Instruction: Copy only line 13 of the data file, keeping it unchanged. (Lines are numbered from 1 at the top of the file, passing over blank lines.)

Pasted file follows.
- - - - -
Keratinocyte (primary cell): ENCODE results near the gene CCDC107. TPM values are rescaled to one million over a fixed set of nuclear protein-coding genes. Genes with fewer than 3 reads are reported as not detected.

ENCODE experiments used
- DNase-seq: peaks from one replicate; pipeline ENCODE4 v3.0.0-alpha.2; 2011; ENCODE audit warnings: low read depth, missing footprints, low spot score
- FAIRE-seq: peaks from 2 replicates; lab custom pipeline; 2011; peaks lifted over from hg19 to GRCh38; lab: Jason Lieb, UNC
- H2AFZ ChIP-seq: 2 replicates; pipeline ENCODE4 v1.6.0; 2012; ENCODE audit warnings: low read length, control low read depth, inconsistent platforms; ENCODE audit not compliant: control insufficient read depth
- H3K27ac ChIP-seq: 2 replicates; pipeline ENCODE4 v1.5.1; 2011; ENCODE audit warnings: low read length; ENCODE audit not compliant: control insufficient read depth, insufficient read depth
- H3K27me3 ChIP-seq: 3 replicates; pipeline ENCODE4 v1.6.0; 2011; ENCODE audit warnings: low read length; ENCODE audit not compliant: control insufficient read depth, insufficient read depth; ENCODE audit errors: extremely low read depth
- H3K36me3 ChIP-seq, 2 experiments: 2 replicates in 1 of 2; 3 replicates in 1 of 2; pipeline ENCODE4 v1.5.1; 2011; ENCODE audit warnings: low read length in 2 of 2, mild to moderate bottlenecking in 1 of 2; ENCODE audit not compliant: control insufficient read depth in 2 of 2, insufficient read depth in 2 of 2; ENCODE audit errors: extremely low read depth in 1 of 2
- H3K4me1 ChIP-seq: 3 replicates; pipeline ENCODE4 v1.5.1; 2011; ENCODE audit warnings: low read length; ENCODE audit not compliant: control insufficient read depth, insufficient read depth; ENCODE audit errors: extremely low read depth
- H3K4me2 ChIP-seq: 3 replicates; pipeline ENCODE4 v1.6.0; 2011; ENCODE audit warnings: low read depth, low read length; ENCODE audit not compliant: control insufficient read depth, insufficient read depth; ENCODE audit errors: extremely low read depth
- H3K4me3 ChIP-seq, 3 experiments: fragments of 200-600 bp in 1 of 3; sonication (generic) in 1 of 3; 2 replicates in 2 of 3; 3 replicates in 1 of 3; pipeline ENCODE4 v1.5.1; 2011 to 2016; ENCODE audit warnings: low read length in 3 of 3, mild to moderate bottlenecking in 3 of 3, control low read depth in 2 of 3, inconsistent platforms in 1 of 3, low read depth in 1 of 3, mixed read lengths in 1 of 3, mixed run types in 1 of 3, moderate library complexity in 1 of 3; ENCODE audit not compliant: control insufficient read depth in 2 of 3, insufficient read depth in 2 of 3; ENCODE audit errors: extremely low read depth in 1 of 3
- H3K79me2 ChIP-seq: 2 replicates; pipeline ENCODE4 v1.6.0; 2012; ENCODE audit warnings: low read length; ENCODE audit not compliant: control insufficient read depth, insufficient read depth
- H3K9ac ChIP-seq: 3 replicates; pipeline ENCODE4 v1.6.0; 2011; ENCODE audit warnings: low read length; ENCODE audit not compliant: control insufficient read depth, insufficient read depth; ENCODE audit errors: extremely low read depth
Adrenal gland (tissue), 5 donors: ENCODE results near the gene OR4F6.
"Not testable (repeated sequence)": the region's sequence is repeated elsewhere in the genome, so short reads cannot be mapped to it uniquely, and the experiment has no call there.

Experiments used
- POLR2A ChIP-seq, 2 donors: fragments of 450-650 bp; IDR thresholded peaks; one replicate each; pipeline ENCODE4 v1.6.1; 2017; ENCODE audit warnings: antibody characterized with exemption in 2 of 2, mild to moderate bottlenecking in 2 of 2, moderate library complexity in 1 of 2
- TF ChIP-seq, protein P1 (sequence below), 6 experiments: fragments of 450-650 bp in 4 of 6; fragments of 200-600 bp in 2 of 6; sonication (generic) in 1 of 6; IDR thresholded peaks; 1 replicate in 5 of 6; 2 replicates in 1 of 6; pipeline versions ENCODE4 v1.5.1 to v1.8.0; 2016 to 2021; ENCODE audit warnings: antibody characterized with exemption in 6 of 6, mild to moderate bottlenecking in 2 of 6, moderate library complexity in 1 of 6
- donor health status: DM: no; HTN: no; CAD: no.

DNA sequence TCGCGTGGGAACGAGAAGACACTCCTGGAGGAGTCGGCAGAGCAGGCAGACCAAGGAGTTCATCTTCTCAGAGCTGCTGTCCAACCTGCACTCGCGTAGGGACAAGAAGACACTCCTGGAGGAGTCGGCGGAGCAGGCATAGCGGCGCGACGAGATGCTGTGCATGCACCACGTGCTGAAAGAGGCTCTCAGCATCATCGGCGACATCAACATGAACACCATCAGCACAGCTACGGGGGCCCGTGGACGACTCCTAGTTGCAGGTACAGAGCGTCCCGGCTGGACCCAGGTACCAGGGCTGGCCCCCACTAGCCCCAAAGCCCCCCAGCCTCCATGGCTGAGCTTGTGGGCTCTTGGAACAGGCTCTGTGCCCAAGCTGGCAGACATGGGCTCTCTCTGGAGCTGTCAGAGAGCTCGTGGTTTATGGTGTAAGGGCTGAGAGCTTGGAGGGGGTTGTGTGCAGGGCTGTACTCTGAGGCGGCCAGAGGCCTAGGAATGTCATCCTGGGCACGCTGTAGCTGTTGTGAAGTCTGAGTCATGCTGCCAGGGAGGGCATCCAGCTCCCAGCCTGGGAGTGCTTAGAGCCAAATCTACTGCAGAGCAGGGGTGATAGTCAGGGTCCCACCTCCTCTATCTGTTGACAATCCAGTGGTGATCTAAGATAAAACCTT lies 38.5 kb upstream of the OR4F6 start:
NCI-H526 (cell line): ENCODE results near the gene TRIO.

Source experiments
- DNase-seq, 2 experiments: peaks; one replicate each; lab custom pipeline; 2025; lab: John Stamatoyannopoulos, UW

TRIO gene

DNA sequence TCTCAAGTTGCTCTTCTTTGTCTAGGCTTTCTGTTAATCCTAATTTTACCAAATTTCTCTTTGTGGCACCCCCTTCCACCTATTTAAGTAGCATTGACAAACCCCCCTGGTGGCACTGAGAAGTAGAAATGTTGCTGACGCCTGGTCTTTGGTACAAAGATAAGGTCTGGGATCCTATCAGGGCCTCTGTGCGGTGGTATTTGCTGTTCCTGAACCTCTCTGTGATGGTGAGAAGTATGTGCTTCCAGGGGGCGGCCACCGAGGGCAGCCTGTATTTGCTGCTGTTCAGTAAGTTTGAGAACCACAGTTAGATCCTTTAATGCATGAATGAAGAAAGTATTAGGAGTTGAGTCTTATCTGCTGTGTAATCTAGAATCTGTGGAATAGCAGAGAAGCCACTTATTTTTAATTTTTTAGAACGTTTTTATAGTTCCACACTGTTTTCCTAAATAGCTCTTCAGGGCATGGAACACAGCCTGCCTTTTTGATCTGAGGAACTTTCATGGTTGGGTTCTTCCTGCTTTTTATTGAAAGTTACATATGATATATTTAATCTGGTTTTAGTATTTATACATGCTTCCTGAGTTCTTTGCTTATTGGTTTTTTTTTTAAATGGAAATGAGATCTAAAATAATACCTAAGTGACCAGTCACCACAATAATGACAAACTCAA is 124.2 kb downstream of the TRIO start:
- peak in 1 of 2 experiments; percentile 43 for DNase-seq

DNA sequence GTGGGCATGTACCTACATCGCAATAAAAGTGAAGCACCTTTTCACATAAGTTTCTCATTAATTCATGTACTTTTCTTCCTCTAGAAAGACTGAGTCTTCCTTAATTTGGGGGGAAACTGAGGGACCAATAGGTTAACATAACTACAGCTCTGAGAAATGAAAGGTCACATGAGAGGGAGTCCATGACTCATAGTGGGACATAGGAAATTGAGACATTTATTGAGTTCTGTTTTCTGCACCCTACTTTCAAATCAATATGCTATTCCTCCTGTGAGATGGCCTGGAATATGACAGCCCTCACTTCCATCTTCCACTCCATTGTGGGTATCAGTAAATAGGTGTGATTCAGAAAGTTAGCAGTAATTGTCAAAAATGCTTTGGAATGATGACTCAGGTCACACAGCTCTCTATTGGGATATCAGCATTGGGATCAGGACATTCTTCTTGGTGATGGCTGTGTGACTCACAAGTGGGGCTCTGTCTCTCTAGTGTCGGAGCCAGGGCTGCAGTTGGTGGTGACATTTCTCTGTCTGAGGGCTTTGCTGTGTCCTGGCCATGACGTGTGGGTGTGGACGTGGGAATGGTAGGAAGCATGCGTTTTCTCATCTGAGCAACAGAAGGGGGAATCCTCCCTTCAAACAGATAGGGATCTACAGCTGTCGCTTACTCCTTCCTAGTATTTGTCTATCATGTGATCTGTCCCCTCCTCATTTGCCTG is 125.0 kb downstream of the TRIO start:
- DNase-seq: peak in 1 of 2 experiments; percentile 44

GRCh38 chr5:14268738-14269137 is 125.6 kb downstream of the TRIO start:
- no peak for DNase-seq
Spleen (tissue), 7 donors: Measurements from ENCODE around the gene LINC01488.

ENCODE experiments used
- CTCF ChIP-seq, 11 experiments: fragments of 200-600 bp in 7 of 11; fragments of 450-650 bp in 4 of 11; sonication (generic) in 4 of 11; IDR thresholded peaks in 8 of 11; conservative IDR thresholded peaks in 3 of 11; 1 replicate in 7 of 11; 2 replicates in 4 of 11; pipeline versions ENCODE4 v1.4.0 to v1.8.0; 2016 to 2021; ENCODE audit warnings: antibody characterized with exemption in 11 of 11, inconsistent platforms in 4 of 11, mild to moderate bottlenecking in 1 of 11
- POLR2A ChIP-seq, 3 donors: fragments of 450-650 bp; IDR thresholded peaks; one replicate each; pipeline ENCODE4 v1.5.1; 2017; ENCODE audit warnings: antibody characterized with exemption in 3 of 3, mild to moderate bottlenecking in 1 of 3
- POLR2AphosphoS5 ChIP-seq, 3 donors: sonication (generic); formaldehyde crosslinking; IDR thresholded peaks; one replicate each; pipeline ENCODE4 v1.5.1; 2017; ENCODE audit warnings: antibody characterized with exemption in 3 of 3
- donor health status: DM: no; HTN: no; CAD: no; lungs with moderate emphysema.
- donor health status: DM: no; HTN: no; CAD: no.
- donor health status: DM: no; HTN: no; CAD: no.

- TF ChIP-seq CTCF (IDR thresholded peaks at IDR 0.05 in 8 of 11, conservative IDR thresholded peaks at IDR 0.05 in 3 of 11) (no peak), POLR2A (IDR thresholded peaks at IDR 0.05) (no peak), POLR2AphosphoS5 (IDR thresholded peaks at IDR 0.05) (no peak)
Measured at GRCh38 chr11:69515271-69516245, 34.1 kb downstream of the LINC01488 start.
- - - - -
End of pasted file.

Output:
- H3K9ac ChIP-seq: 3 replicates; pipeline ENCODE4 v1.6.0; 2011; ENCODE audit warnings: low read length; ENCODE audit not compliant: control insufficient read depth, insufficient read depth; ENCODE audit errors: extremely low read depth